CBS takeover broadens platform design options for TPG

Pared down drawing of the TPG 3300 deep draft semisubmersible. [22,505 bytes] Unlike other European engineering groups with designs on the US deepwater sector, Technip-Geoproduction (TPG) went in at the shallow end last year when it bought 80% of CBS Engineering. Houston-based CBS is known primarily for its MOSS series of minimal facilities platforms, targeted at waters no deeper than 750 ft. TPG's own expertise is at the other end of the scale, in heavy duty jackup platforms and

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CBS' Moss II platform for shallow water developments.


Unlike other European engineering groups with designs on the US deepwater sector, Technip-Geoproduction (TPG) went in at the shallow end last year when it bought 80% of CBS Engineering.

Houston-based CBS is known primarily for its MOSS series of minimal facilities platforms, targeted at waters no deeper than 750 ft. TPG's own expertise is at the other end of the scale, in heavy duty jackup platforms and semisubmersibles for harsh or deepwater environments.

However, the timing of the acquisition should benefit both parties. TPG can offer CBS EPIC capability for offshore projects in the Americas and elsewhere, as well as creating more openings for the Moss platforms in the Middle East, where TPG has strong historical links. CBS provides contacts for TPG among Gulf of Mexico deepwater operators, who are now broadening their horizons beyond TLPs and Spars.

The Moss platform comes in five configurations. The simplest is the Moss II braced caisson structure, which has slots for five wells in water depths down to 140 ft, producing a combined 30 MMcf/d or 1,500 b/d. At around 300 ft water depths, the options are a skirt-supported tripod or a vertical jacket leg with skirt support. And, for 750 ft operations, there is the Moss V four-six pile configuration with skirt support. This version, which can accommodate a drilling rig alongside, provides 24 well slots and potential production of 20,000 b/d or 100 MMcf/d.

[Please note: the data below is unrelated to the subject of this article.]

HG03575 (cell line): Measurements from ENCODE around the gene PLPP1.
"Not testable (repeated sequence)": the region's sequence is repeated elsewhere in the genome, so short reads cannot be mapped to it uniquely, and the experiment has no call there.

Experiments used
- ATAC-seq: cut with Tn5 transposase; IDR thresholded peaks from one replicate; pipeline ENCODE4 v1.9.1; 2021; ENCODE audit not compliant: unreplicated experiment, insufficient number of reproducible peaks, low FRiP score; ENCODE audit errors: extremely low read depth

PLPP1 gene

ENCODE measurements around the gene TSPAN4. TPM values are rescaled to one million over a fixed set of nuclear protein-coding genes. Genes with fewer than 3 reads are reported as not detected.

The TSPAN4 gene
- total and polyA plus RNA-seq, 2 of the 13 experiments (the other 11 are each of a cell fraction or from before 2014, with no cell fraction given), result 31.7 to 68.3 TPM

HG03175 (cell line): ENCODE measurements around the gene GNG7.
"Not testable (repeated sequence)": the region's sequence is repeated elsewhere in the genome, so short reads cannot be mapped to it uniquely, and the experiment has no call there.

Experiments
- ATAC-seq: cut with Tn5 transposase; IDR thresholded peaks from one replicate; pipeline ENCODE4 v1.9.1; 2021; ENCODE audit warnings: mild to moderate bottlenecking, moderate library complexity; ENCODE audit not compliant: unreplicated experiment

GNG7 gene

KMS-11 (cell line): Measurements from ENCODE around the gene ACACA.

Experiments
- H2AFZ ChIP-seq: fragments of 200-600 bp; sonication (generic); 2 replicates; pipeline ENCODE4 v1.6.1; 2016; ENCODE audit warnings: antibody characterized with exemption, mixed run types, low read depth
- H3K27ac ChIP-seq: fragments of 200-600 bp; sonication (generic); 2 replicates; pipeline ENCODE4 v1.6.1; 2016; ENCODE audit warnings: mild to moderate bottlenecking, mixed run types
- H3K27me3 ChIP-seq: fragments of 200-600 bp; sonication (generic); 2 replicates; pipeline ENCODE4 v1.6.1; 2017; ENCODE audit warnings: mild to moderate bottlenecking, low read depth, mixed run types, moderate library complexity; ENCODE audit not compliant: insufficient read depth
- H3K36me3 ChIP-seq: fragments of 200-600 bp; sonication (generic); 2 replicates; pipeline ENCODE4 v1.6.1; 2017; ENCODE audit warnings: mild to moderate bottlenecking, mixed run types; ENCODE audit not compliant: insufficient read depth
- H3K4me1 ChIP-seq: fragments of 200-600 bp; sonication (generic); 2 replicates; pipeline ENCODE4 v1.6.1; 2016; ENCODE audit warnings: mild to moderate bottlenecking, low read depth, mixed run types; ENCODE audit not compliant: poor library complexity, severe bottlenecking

According to CBS, each structure is designed to maximize weight space capacity. But TPG and CBS are considering improvements in terms of automating fabrication of the jacket legs, using the forged nodes technology fully developed for the TPG 500.

CBS also has a strong track record in topsides process design. This experience may be adapted for the TPG 500 self-installing platform and the TPG 3300 deep draft semisubmersible, which TPG is eager to promote in the Gulf of Mexico, as well as Brazil and the North Atlantic.

What makes the acquisition even more convenient is the recent uncertainty over the future of the TMB Consortium responsible for these platforms. Major partner McDermott Marine Construction recently closed its UK greenfield engineering business. Its work with TPG on Elf UK's Elgin-Franklin production platform will continue through to first gas, but thereafter, TPG will be seeking another partner. It may decide to work with various partners, depending on the local content of the project.

Elgin and Franklin are high pressure, high temperature gas condensate reserves located beneath 92 meters of water in the Central North Sea. The TPG 500 production, utilities and living quarters platform is being built by Barmac in Scotland. The construction contract was awarded in March 1997, but even at this stage, there is still room for major alterations, due to the way the 500 is pre-designed.